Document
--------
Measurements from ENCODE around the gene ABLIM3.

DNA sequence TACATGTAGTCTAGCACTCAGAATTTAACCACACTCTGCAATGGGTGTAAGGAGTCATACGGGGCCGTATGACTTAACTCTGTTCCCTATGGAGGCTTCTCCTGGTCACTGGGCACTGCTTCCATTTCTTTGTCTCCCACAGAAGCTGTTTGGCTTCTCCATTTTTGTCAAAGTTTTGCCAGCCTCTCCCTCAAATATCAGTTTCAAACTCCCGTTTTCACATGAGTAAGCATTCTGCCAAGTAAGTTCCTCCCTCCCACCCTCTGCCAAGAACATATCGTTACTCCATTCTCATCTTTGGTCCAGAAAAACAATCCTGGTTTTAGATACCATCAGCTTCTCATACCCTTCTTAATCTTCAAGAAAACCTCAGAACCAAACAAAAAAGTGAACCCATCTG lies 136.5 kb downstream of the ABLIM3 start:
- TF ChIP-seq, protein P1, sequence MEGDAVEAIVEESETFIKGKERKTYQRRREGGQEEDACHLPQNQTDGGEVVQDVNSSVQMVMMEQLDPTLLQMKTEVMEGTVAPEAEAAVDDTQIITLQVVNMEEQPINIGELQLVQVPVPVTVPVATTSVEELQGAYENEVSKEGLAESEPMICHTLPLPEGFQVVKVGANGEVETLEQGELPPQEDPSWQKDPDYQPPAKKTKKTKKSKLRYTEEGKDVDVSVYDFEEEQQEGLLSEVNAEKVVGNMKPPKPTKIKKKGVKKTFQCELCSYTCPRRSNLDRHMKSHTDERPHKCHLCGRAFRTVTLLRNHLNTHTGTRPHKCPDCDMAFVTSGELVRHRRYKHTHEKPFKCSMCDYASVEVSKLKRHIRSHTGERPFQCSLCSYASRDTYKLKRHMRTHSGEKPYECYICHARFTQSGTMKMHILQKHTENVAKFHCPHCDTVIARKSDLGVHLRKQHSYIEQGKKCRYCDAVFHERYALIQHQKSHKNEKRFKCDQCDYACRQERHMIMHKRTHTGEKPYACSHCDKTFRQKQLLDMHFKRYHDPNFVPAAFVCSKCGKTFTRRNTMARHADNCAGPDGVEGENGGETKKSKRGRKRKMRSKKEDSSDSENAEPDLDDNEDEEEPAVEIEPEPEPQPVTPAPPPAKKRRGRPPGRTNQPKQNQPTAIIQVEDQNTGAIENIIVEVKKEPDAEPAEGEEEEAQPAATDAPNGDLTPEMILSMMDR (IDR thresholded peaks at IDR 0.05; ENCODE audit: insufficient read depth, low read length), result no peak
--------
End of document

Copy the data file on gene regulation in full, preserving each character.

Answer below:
Measurements from ENCODE around the gene ABLIM3.

DNA sequence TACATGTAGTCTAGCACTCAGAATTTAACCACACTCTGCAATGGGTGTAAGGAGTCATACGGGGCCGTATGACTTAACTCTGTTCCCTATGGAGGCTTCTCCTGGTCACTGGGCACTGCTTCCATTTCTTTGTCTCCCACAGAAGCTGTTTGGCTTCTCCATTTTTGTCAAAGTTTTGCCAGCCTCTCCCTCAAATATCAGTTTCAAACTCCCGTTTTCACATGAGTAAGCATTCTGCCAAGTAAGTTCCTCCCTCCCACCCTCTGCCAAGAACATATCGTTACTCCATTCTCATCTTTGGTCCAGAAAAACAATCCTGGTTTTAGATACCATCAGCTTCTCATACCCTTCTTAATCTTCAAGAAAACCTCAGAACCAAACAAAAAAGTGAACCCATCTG lies 136.5 kb downstream of the ABLIM3 start:
- TF ChIP-seq, protein P1, sequence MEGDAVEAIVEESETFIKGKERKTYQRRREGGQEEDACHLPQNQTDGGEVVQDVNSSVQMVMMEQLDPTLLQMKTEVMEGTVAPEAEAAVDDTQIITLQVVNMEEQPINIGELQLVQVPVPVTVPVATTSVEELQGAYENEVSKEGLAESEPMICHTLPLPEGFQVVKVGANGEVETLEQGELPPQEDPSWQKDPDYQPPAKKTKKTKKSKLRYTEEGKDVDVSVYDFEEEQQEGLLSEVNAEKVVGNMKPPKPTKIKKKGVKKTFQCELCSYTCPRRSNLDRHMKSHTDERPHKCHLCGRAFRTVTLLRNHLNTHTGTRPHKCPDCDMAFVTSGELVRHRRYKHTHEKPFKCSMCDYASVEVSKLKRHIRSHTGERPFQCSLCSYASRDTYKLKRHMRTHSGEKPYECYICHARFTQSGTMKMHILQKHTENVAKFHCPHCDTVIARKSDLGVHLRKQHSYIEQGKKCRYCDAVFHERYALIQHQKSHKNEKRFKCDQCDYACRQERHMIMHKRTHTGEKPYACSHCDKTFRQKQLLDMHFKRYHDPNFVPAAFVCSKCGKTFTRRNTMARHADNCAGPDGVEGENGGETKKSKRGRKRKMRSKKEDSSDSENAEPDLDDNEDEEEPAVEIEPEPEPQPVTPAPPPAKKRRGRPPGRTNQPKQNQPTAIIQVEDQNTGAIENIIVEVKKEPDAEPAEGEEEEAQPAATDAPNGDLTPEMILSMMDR (IDR thresholded peaks at IDR 0.05; ENCODE audit: insufficient read depth, low read length), result no peak